Knowing the dielectric constant of a medium we can earn the electric field at any point in that medium which is deferent from the applied external electric field. So why do we use the Local field correction?
The dielectric constant is a macroscopic quantity - you get this value if you average the effects of many atoms/molecules. If you look closer, you might find small deviations from that average.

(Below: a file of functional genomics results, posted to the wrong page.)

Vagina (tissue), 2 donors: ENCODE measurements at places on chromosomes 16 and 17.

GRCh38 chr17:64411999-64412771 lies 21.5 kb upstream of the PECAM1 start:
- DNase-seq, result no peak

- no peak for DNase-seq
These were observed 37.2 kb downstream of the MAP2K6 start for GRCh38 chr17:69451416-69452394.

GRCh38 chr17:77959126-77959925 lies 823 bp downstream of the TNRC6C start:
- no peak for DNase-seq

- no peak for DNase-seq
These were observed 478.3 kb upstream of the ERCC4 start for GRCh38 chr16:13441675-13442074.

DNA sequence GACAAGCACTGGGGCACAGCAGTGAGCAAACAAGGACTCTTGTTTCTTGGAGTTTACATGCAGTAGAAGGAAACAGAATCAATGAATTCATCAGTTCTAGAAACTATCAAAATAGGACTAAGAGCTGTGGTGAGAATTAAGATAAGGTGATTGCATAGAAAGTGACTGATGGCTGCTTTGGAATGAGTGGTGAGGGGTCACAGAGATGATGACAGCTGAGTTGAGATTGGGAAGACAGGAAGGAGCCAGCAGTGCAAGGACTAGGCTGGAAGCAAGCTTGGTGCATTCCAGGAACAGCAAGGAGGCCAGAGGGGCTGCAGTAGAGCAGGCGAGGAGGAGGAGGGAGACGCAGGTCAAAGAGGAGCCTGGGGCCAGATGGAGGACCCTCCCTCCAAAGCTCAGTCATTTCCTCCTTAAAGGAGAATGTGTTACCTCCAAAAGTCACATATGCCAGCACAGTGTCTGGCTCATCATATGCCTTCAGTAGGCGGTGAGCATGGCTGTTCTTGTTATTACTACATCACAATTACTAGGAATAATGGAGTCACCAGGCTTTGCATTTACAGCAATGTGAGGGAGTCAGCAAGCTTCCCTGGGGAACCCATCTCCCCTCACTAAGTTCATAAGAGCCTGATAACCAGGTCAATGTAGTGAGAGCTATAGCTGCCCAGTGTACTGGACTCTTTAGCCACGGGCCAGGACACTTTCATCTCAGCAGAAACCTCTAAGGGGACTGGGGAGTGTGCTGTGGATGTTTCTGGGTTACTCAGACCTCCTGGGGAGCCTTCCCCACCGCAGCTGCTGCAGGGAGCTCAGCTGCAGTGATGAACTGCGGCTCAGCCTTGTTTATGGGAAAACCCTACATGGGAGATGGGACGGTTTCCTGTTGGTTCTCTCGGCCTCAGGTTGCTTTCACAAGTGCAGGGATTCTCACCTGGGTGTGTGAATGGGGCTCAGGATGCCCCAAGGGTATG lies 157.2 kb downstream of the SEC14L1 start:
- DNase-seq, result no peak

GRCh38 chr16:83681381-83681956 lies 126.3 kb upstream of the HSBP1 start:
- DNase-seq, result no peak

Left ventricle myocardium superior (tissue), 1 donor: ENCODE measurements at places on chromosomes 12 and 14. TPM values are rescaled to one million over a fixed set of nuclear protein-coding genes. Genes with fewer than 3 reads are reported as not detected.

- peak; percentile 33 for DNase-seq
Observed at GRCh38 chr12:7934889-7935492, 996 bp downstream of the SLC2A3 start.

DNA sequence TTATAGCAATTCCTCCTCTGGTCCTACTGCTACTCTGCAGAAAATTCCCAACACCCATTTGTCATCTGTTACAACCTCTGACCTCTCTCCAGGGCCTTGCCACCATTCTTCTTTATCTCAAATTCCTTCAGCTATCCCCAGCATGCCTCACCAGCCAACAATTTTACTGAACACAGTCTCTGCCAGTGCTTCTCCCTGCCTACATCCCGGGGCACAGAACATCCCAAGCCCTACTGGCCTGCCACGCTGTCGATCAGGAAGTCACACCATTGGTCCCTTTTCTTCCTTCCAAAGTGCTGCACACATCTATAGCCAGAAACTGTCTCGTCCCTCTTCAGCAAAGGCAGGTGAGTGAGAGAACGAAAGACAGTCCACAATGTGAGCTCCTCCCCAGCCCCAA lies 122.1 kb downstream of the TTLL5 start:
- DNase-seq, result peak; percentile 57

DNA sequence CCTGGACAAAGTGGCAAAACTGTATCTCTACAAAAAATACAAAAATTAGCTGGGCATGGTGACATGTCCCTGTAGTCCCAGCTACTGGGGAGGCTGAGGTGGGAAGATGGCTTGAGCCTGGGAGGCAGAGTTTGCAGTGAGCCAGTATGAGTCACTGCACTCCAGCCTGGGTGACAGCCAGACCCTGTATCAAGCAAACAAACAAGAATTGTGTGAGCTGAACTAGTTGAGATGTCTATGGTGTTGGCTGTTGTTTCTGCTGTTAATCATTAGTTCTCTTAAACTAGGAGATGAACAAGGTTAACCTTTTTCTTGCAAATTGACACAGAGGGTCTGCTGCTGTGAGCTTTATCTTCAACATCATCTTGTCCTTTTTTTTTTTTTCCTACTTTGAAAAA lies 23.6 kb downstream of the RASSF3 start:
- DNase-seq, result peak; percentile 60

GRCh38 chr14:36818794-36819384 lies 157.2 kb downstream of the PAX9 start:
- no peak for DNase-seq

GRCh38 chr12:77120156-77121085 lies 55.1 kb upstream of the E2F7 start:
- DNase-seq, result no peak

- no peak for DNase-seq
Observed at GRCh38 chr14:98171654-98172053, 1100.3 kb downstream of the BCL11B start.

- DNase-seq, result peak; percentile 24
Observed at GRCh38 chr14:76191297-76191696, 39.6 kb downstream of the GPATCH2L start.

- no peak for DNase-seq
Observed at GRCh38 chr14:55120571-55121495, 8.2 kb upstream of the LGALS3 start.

You can include local field corrections by working with a dielectric function which includes spatial dispersion. In the case of a homogeneous medium, this means that epsilon is a tensor which depends on frequency omega and wavevector k.
I wrote dielectric function instead of dielectric constant as the effects cannot be included in a single number.